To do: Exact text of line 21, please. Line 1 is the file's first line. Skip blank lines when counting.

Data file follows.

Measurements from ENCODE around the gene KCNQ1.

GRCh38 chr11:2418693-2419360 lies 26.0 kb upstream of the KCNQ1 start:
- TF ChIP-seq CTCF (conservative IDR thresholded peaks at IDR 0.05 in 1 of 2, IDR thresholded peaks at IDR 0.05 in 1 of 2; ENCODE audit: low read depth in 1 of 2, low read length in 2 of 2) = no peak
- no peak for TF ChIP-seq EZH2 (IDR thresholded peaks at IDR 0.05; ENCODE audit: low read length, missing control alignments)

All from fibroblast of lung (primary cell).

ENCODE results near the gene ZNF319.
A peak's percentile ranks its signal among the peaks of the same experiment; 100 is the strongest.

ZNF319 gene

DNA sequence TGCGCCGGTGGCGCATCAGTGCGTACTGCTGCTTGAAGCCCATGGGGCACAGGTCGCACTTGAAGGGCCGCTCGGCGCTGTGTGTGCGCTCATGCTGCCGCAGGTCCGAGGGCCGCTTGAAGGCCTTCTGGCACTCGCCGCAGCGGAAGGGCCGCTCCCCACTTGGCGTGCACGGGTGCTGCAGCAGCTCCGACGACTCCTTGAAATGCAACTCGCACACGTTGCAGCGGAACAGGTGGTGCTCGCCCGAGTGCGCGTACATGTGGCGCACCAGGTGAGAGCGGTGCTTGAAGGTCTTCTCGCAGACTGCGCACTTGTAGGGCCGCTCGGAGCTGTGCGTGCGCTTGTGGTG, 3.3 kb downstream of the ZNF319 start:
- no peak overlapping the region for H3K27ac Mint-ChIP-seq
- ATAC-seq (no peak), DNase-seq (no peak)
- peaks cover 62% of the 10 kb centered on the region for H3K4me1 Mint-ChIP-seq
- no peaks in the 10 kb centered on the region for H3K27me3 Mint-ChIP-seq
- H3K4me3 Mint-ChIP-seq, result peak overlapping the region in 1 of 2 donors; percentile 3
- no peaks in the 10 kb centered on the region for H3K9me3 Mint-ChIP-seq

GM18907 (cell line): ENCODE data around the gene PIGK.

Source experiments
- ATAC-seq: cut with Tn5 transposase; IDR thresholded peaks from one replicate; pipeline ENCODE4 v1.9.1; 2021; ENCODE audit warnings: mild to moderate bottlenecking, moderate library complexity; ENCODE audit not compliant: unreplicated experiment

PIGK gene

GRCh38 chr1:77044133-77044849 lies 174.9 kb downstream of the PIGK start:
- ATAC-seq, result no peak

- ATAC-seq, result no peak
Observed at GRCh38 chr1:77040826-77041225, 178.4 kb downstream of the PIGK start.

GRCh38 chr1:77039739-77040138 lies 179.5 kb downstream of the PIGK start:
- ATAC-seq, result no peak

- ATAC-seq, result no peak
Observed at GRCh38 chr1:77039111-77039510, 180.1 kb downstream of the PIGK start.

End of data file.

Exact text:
- ATAC-seq, result no peak